OKLAHOMA CITY - Tyrone Corbin on Friday morning wasn't ready to criticize Gregg Popovich for his decision. Nor would he directly question Commissioner David Stern's promise of "substantial sanctions" for the Spurs' coach's decision to send his four of his best players home in advance of the team's marquee matchup at the Miami Heat.
However, the third-year Jazz coach said he subscribes to the philosophy of his predecessor, Jerry Sloan, that fans have the right to see players play.
"I think they mark games on their schedule and franchises sell different games on their schedule because of the personnel that's playing against that team," he said. "I think that's something you have to take into consideration, that [for] those games people may have bought tickets to see certain players play."
Even without Tim Duncan, Manu Ginobili, Tony Parker and Danny Green, the Spurs nearly beat the Heat before falling 105-100.
Even more stunning, however, was the statement Stern made, first to TNT, in which he apologized to NBA fans for an "unacceptable decision by the San Antonio Spurs."
On Friday, Tribune columnist Kurt Kragthorpe questioned Stern's statement, saying Popovich, for better or worse, must be allowed to make decisions for his team.
Last year, the Spurs left Duncan, Parker and Ginobili in San Antonio for a game at Utah during the lockout-compressed season, prompting Corbin to say on Friday he didn't know what made that different from Thursday, when the Spurs were coming off their fourth game in five nights and playing their 11th road game of the month.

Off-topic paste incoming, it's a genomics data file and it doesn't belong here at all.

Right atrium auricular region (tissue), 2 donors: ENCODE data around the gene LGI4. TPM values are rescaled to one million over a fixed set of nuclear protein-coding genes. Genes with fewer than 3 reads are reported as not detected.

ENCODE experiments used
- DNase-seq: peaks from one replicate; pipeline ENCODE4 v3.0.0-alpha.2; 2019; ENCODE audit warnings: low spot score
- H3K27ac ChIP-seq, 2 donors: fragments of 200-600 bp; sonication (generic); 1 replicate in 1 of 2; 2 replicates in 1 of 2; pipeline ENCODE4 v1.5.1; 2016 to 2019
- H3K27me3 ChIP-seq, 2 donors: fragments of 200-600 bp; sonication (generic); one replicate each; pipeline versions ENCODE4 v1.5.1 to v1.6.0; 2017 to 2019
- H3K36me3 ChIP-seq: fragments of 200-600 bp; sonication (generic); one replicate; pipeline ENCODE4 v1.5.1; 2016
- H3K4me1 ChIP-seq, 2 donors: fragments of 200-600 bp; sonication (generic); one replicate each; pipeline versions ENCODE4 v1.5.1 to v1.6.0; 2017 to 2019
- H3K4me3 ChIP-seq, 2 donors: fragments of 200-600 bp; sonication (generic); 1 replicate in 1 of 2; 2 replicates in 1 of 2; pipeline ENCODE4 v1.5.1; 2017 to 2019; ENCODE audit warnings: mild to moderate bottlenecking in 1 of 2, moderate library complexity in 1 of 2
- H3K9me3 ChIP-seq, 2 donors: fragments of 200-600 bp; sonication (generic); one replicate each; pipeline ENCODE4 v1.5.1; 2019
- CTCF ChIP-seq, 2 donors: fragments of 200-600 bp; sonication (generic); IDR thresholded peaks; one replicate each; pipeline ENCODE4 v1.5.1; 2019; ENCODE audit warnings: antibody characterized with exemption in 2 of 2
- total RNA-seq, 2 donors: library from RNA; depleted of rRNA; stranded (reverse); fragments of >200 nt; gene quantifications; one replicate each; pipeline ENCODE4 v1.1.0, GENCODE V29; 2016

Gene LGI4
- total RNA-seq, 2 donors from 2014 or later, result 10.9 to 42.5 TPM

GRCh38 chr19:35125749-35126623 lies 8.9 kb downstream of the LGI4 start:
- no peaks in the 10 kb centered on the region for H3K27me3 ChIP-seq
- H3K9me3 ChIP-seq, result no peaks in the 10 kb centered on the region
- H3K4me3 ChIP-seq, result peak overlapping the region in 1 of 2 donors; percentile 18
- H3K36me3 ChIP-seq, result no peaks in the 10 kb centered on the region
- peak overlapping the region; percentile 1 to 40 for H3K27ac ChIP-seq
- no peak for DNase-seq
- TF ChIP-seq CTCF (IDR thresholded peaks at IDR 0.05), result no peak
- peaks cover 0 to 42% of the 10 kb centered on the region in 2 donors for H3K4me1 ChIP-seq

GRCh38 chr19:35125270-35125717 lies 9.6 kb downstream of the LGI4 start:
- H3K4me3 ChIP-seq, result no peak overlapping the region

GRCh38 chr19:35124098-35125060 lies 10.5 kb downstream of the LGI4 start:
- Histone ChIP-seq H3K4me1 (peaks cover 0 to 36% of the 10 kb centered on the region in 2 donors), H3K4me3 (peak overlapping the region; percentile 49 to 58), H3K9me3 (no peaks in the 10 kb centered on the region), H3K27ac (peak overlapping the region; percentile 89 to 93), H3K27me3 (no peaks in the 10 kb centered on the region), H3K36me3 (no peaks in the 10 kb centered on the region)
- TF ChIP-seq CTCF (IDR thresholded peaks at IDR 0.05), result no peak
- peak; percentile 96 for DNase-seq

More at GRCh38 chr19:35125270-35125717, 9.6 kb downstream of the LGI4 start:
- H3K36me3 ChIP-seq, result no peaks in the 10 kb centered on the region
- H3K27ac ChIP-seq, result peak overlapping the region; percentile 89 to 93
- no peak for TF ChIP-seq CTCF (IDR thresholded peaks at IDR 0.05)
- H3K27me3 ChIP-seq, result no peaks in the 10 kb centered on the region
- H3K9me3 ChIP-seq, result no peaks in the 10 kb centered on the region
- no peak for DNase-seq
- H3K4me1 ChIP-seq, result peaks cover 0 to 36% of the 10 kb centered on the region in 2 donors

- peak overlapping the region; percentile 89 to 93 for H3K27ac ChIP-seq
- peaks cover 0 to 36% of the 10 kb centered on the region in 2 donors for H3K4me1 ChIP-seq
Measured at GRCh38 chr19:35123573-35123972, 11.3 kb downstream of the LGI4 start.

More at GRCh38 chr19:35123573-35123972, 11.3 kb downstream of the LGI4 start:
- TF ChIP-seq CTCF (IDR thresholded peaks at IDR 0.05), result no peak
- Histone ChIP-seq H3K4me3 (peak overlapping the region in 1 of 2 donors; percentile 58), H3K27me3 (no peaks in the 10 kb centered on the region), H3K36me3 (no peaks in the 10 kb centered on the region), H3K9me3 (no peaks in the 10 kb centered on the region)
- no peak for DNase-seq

"I don't know why [Stern acted] now," Corbin said. "I thought [Popovich] did some of it last year, didn't he? I don't know what the huge difference is now."
Corbin said he thought it was a "great place for your team and your organization to be and confident with where your team is."
Asked if he would ever consider such a strategy - after all, Saturday at Houston marks the Jazz's 12th road game of the season and comes at the end of a back-to-back - Corbin said, "I don't know if I can, if I would ever be at that place. I'm not there now, so I can't say I wouldn't ever do it."
— Bill Oram